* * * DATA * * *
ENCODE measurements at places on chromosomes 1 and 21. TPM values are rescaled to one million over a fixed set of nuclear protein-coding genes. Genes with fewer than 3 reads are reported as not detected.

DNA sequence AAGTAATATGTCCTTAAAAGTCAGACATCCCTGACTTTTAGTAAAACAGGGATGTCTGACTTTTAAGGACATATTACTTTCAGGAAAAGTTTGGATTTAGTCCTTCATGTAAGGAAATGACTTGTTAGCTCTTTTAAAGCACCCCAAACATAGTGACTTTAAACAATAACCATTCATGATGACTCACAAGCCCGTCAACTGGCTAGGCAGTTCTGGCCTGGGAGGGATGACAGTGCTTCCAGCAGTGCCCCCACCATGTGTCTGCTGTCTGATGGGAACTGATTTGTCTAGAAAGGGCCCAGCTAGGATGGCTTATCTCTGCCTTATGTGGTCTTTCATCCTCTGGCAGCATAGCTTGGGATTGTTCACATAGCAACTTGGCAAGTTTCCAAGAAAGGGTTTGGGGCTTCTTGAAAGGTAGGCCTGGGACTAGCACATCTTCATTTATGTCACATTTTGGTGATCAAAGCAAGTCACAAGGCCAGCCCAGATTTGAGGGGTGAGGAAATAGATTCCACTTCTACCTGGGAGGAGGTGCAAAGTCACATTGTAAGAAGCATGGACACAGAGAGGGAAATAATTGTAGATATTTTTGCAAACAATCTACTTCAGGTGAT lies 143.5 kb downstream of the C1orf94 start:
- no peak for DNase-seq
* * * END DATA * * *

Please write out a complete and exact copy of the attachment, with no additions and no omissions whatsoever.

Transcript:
ENCODE measurements at places on chromosomes 1 and 21. TPM values are rescaled to one million over a fixed set of nuclear protein-coding genes. Genes with fewer than 3 reads are reported as not detected.

DNA sequence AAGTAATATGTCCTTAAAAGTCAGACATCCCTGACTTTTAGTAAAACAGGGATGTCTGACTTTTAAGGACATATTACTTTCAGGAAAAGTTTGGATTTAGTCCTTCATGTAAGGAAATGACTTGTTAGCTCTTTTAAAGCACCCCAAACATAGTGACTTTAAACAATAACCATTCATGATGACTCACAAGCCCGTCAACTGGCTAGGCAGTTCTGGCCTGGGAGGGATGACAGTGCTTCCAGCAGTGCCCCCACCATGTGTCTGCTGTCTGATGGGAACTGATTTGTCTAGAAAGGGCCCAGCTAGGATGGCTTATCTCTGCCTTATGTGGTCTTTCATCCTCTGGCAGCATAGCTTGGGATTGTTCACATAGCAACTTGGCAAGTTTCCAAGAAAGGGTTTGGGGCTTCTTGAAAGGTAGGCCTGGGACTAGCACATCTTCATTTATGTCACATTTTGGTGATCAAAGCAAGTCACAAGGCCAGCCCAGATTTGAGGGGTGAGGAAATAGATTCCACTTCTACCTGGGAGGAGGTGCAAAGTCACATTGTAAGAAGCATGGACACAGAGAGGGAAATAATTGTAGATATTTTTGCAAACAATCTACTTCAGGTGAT lies 143.5 kb downstream of the C1orf94 start:
- no peak for DNase-seq